DanMaycock.com

Data, Strategy, Leadership, and Innovation

Month: October 2015

3 Ways to Make Data Visualization Useful

Data visualization, the front end of data analysis that makes everything more understandable, interactive, and attractive, is taking off like never before. Many companies have risen to helping establish accessible data tools that are both easy to operate, and understand to where anyone today can point the tool at a data sent in particular and begin developing dashboards, and charts like never before.

However, democratizing data analysis and working towards creating self-service BI can have very negative implications if the discipline and rigor behind that data analysis isn’t handled along with developing all those great dashboards. Furthermore, you can easily find yourself building interesting charts without being able to articulate why those charts are impactful, and what knowledge you’d need to back up if something irregular pops up that someone calls out in a meeting.

People would agree, for the most part, you shouldn’t take someone off the street that isn’t an engineer and have them design & build an airplane. Even if the tools to design an airplane become accessible, engineering is important to make sure the plane flies successfully when it’s actually constructed and launched.

The same should be true for data, though most data isn’t related to life or death situations, there is data misused or incorrectly calculated that can bring a company to it’s knees – from bad sales figures, to bad market analysis resulting in tweets that spin the company into damage control.

With that in mind, I have 3 steps to make your data visualizations more accurate and useful, so your understanding of data can go hand in hand with your energy to leverage it.

1. Understand Data Modeling Fundimentals 

This may sound / seem like overkill, but if you’re going to work with a tool like Tableau or Qlikview, having the basics down around how data works and how to model it effectively means you can go into some data source somewhere, understand it down to the elements themselves, and join that data together in a way that allows for meaningful and accurate analytics.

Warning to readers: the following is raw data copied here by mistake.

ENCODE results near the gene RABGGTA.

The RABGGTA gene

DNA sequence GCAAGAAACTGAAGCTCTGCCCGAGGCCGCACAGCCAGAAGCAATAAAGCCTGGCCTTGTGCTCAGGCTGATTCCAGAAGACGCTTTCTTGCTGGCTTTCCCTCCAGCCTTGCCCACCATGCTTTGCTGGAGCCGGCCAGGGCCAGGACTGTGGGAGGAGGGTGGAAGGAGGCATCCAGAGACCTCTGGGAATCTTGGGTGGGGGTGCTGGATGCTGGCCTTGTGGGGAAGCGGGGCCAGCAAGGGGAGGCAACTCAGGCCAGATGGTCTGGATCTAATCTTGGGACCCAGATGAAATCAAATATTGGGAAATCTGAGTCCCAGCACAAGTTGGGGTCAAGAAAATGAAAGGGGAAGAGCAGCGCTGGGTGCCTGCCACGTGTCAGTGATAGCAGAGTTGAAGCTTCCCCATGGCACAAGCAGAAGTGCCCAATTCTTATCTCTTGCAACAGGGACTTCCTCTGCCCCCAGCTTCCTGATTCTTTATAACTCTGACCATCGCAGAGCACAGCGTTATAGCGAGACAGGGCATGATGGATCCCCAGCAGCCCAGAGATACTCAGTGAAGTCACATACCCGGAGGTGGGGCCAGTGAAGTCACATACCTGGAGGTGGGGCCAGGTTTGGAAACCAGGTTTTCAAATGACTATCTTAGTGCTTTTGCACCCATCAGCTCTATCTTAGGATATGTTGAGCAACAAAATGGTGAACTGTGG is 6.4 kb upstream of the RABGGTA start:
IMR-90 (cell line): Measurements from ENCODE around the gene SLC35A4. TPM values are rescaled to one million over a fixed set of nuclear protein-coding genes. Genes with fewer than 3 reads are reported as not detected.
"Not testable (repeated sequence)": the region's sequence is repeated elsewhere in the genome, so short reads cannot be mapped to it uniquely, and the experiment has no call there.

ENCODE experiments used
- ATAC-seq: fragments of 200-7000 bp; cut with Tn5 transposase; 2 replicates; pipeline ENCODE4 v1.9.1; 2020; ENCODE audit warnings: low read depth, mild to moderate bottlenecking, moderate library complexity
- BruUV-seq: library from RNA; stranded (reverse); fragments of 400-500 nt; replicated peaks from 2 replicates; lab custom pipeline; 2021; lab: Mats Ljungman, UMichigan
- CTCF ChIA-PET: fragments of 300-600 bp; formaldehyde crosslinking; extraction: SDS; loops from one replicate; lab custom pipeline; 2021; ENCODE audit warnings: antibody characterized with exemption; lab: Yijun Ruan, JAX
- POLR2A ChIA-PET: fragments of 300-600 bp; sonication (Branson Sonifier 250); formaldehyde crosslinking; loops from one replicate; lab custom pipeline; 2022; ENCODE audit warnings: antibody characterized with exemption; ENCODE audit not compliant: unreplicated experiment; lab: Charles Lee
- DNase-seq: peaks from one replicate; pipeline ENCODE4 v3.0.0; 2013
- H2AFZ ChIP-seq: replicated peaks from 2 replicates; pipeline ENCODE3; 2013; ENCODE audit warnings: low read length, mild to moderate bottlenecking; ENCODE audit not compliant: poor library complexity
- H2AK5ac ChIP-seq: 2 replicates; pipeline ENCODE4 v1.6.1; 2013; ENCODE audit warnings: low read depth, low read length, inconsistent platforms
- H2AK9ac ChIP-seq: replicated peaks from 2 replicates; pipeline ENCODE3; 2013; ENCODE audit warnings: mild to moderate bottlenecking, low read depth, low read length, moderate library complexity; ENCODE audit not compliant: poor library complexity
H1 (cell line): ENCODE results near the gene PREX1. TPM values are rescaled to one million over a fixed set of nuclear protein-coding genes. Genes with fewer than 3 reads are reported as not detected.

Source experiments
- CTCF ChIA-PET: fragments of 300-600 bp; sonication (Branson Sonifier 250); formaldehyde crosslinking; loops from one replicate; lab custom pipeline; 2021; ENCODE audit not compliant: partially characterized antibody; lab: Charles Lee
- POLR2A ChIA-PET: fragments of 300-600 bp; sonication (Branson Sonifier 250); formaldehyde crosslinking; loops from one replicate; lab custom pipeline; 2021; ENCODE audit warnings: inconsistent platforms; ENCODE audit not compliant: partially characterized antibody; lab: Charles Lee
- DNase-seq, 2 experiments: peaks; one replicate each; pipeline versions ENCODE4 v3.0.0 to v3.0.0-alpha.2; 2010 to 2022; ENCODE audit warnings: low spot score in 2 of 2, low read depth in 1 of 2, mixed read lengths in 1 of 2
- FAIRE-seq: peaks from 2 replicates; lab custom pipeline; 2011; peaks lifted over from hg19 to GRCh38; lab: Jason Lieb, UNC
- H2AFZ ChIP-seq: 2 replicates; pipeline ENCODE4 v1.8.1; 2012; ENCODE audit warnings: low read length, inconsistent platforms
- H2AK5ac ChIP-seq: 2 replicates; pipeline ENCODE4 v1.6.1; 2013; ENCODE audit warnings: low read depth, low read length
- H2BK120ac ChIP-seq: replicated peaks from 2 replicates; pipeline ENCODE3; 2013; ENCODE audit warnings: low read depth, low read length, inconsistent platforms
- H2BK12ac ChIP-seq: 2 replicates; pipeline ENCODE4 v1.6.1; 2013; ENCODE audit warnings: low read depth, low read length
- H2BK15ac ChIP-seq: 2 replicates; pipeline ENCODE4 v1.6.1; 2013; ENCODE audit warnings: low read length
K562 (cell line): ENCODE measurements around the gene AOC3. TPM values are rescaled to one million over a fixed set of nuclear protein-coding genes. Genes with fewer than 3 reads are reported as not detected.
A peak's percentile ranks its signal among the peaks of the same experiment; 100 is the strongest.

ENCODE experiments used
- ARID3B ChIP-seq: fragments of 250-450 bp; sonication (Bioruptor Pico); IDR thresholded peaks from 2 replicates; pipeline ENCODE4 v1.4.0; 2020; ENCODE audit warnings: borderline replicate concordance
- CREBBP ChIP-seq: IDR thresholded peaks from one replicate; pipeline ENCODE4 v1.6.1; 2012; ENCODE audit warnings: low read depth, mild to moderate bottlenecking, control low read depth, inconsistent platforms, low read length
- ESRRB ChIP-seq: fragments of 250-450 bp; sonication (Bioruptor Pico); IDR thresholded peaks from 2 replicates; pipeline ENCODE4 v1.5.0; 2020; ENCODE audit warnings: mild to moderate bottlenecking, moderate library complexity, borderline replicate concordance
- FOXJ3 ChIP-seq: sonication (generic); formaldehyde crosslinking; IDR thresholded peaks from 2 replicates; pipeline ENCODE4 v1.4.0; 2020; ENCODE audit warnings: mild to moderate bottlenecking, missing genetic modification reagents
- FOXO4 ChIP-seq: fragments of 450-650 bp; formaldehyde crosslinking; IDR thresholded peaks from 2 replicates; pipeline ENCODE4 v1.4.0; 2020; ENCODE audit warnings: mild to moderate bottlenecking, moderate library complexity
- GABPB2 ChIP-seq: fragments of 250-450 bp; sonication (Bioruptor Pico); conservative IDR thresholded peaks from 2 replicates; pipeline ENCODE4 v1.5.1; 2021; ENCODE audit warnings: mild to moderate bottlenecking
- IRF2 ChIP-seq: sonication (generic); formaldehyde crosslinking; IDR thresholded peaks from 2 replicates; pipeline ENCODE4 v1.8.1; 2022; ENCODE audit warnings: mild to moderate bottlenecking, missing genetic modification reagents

If you don’t know what an inner vs outer join is, then you’ll have a hard time even pulling together the data into a tool like Tableau without potentially impacting the outcome.

The best book to dive into here is “The Data Warehouse Toolkit” By Ralph Kimball (Kimball is the godfather of dimensional modeling, and is used by most all BI people to develop “cubes” for data analysis). http://www.amazon.com/Data-Warehouse-Toolkit-Definitive-Dimensional/dp/1118530802/ref=sr_1_1?ie=UTF8&qid=1443215078&sr=8-1&keywords=data+warehousing

It’s a hard thing to get through, especially if you want to stay out of the weeds of data management, but it’ll get you deep enough in the fundamentals around good data governance and management, that you’ll be far more effective at building compelling and accurate data models.

2. Focus on Impact vs Interesting

The world is full of interesting data, that would make for all kinds of interesting conversations. However, very little of that translates into impactful data that can make a material impact on a company’s bottom line. Knowing what’s interesting vs impactful can make the difference between a bunch of nice looking visualizations, vs an impacting dashboard that drives business change and makes what you’re doing both useful and practical.

There are a lot of books out there that show examples of data visualization, and the majority are certainly interesting and informative. However, if they don’t have a direct impact on helping change your business in some way, then you might as well frame and hang those pictures on a wall. Develop a clear hypothesis, know what you’re looking to get from the data, and work the problem through to a conclusion.

Data journalism is a great approach towards this, that combines story telling with a clear impact, call to action, or outcome.